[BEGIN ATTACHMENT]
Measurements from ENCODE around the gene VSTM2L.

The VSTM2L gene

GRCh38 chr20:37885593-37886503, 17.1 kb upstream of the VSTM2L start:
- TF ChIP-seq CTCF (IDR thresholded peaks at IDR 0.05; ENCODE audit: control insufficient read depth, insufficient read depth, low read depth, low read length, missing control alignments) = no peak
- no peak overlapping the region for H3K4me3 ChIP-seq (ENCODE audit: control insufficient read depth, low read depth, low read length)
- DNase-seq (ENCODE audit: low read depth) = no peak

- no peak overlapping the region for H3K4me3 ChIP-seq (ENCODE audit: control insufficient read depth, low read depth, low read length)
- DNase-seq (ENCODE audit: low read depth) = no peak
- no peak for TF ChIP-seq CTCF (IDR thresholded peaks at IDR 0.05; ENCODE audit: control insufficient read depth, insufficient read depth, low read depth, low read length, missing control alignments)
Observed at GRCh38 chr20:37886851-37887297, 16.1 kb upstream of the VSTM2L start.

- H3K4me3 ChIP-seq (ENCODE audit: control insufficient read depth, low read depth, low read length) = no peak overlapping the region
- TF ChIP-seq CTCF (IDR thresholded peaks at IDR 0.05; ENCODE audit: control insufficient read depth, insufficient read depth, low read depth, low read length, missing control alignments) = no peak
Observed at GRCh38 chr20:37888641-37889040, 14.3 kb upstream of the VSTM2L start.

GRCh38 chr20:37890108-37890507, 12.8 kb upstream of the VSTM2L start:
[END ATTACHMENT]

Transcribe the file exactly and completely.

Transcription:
Measurements from ENCODE around the gene VSTM2L.

The VSTM2L gene

GRCh38 chr20:37885593-37886503, 17.1 kb upstream of the VSTM2L start:
- TF ChIP-seq CTCF (IDR thresholded peaks at IDR 0.05; ENCODE audit: control insufficient read depth, insufficient read depth, low read depth, low read length, missing control alignments) = no peak
- no peak overlapping the region for H3K4me3 ChIP-seq (ENCODE audit: control insufficient read depth, low read depth, low read length)
- DNase-seq (ENCODE audit: low read depth) = no peak

- no peak overlapping the region for H3K4me3 ChIP-seq (ENCODE audit: control insufficient read depth, low read depth, low read length)
- DNase-seq (ENCODE audit: low read depth) = no peak
- no peak for TF ChIP-seq CTCF (IDR thresholded peaks at IDR 0.05; ENCODE audit: control insufficient read depth, insufficient read depth, low read depth, low read length, missing control alignments)
Observed at GRCh38 chr20:37886851-37887297, 16.1 kb upstream of the VSTM2L start.

- H3K4me3 ChIP-seq (ENCODE audit: control insufficient read depth, low read depth, low read length) = no peak overlapping the region
- TF ChIP-seq CTCF (IDR thresholded peaks at IDR 0.05; ENCODE audit: control insufficient read depth, insufficient read depth, low read depth, low read length, missing control alignments) = no peak
Observed at GRCh38 chr20:37888641-37889040, 14.3 kb upstream of the VSTM2L start.

GRCh38 chr20:37890108-37890507, 12.8 kb upstream of the VSTM2L start: